Yung-Ping Chen, or Bing as he is known to family and friends, is considered by many to be the pioneer of today’s reverse mortgage. The gerontologist and economist began publicly speaking about his idea of home equity conversion in the 1960s at numerous economic and gerontological conferences, and in 1969 he presented the idea before Congress — setting into motion a two-decade pursuit to create a program that would help the country’s growing aging demographic use the equity in their homes to support their retirement years.
A devoted academic, Chen studied economics and international law before launching a teaching career that would span 50 years at institutions like UCLA and the University of Massachusetts, Boston.
His research includes insights into special tax treatments for the aging, home equity conversion, financing and benefit structure of Social Security, funding for long-term care, coverage gaps in private pensions for minority workers, and flexible work options for all workers. He has served in advisory and consultative capacities for the National Council on the Aging, the United Nations Non-Governmental Organizations Committee on Aging in New York, the Advisory Council on Social Security, White House Conference on Social Security, and various White House Conferences on Aging.
While Chen’s idea of translating the abstract notion of home equity conversion into a practical financial instrument planted the early seeds for today’s reverse mortgage, his role in all of this, he strongly insists, is limited to this idea and does not involve specific product designs.
Now retired, Chen lives in Seattle with his wife of 58 years, with whom he has raised three children. He sat down with RMD to talk about his early research on home equity conversion and what he thinks must be done to address the needs of our aging population.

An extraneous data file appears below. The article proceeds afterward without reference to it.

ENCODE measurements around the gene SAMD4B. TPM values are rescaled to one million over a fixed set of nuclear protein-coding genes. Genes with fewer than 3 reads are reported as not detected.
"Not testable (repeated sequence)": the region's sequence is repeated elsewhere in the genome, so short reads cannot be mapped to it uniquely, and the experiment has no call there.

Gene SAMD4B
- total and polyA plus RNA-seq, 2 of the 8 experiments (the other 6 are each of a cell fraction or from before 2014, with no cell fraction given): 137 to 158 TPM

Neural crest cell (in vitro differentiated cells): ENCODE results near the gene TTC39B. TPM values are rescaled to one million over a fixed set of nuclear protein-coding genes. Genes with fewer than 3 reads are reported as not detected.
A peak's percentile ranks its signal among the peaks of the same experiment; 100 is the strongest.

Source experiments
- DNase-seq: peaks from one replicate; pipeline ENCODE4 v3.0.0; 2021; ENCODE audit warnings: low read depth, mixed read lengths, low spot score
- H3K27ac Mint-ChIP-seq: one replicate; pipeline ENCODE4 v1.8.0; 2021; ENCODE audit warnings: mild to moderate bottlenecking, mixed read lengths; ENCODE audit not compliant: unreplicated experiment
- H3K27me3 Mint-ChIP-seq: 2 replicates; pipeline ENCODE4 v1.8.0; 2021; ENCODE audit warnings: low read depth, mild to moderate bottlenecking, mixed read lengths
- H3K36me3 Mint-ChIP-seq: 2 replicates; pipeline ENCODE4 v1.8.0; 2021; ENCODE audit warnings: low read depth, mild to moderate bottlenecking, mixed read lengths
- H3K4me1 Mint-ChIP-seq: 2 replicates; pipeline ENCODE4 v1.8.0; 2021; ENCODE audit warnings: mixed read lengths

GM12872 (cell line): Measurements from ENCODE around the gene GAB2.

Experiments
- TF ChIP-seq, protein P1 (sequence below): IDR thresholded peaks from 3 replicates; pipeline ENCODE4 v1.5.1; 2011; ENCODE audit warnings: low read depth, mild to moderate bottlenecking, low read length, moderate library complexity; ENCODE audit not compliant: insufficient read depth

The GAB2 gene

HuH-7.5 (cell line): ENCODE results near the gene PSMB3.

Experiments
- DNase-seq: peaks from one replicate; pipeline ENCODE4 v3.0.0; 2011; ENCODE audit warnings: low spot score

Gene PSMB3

What inspired you to develop a concept of home equity conversion, which you came to call the “actuarial mortgage plan?”
While working on income and wealth distributions among older adults, in a study of income and property taxation as they affected older persons, I became intrigued by the “income poor but house rich” phenomenon in the context of elder poverty. Incidence of poverty would be lower if poverty were measured using net worth rather than current money income alone. For poverty measurement based on net worth to make practical sense, however, non-liquid assets such as a home must be sold. But older homeowners were typically reluctant to sell their homes. It was the attempt to resolve this dilemma that I hit upon the idea of a voluntary conversion of net equity into an income stream or spendable cash, while assuring lifetime occupancy in the home.
Therefore, home equity conversion as an idea came from the concept of measuring the command of one’s financial resources based on the “net worth concept.” In economic terms, home equity conversion would simply be another form of dis-saving — reverse of savings. When a young person builds up home equity, he or she mortgages their future income to acquire an asset; when an old person converts the home equity into cash, he or she mortgages their asset to acquire a supplemental income. From the standpoint of earning and spending over one’s economic life cycle, saving while young followed by dis-saving when retired seems perfectly logical and sensible.
The longer story of how the concept of home equity conversion came to me should start with the policy implications of measuring a person’s command of financial resources by current money income alone. In the early 1960s, there were a number of federal and state tax laws exempting older taxpayers from income taxes or property taxes to different degrees. In a series of journal articles, I raised concerns over the issue of equity between taxpayers above and below the age for tax exemption, usually 65. One glaring issue is equity between younger and older taxpayers: Unless a governmental unit reduces its public spending by the amount of revenue loss resulting from exempting taxpayers aged 65 or older, then the lost revenue must be covered by higher taxes imposed on taxpayers under age 65.
The irony is this: It turned out that the taxpaying ability of older persons was greater than that of younger persons if ability was measured by net worth instead of current money income alone.
During your research, you uncovered similar examples of “housing annuities” that had been used around the world. Did this discovery further your belief in the value of equity conversion?